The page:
Low level of disclosure

High-level summary of scale and breadth of the organisation’s commercial activities. Setting the scene for the group’s tax profile.

High level of disclosure

In-depth explanation of key parts of the business and their value chains, and related taxes and other payments to governments. Deeper dives on selected key countries.

Groups will also often include narrative disclosure on their approach to the management of tax and tax risk. This section is most closely aligned with the original UK Tax Strategy legislation.

Low level of disclosure

Core elements of tax strategy: commitment to compliance, approach to planning, governance and risk management arrangements and interaction with tax authorities.

High level of disclosure

Global strategy statements which also expand on other areas of interest, including: value chain, use of advisors, engagement around tax policy and connection of tax to broader ESG agenda/purpose.

Groups sometimes choose to make disclosures about items or topics which are specific to them or their industry. This can provide useful additional context for a reader.

Low level of disclosure

No or limited commentary on specific tax matters.

High level of disclosure

Detailed commentary on specific aspects of the group’s tax profile e.g. presence in low tax jurisdictions, overview of intra-group transactions/transfer pricing, and policy towards tax incentives.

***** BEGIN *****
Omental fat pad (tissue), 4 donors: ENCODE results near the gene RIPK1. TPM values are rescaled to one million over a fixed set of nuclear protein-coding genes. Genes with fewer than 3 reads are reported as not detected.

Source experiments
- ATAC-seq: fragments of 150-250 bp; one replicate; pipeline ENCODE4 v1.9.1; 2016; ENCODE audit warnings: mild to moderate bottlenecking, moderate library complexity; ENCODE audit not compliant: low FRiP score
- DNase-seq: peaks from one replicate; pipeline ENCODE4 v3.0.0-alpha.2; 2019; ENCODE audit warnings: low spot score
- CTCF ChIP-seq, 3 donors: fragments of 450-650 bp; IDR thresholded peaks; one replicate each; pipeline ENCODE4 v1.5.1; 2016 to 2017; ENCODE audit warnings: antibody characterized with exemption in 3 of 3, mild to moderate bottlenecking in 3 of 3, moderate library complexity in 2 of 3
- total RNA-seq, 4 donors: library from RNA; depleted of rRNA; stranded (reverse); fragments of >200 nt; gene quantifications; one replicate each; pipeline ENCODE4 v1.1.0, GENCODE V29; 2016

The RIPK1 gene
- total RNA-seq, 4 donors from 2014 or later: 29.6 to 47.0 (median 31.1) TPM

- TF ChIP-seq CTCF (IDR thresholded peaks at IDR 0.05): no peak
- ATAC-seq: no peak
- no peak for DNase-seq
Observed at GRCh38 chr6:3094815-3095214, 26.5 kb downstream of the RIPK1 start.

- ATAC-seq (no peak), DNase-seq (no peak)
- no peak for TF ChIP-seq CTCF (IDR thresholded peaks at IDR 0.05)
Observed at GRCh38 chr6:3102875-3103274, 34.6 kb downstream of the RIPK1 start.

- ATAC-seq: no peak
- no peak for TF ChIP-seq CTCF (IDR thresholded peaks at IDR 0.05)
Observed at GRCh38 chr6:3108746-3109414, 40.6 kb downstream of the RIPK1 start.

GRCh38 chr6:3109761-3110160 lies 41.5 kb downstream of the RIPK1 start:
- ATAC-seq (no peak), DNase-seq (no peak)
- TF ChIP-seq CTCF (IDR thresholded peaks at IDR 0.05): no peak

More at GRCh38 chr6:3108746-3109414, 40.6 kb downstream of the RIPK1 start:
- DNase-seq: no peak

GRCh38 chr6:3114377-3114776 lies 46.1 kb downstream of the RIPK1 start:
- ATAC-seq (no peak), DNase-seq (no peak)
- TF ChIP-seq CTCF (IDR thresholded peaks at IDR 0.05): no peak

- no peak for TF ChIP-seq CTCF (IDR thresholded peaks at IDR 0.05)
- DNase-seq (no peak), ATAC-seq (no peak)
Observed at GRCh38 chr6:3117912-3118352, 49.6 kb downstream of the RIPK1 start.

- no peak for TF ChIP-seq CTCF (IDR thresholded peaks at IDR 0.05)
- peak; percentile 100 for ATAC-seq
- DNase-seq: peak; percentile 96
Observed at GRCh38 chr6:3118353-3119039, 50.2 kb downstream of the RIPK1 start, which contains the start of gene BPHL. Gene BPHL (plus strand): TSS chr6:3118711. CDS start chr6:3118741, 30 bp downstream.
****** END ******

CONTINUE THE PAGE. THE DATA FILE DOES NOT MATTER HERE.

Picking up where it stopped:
Numerical disclosures are the fastest growing area of tax transparency disclosure and often take the form of tax payment and/or country-by-country reporting information.

Low level of disclosure

Country-level information provided on taxes and other payments borne by the organisation.

High level of disclosure

Broader tax contribution data (including where taxes are collected but not borne). Some provide broader economic contribution/community investment data. Data may be presented at more granular levels (e.g. national/state). Some OECD-based CbC disclosures.

Although still uncommon, more groups are beginning to obtain assurance on their tax transparency reports, particularly regarding the methodology used to collate their tax payment disclosures.

Low level of disclosure

No external assurance in relation to voluntary tax transparency reporting.

High level of disclosure

Limited/reasonable assurance opinions, typically in relation to approach taken to collect/report tax contribution data. Some included audit opinions.

Steps to communicating with confidence


Regardless of the scale and starting point, groups would do well to follow a proven four step process when developing and enhancing their tax transparency disclosure:

  • Understand the landscape
Develop an understanding of the external and internal factors which will shape your response to this agenda.
  • Set a tailored strategy
Agree a strategy with key stakeholders that gives you a clear goal and plan to realise it.
  • Mobilise efficiently
Make sure you have the governance, controls, processes and systems to execute on the plan.
  • Communicate confidently

Execute your communications strategy, delivering your key messaging with confidence.


In addition to supporting groups across all four of the steps above, Deloitte has extensive experience working with organisations across multiple industries to assist them in planning their responses to legislative change and new ESG governance and compliance requirements. To discuss your ESG requirements in more detail, please get in touch with our team through the contacts below, or speak to your regular Deloitte Tax contact.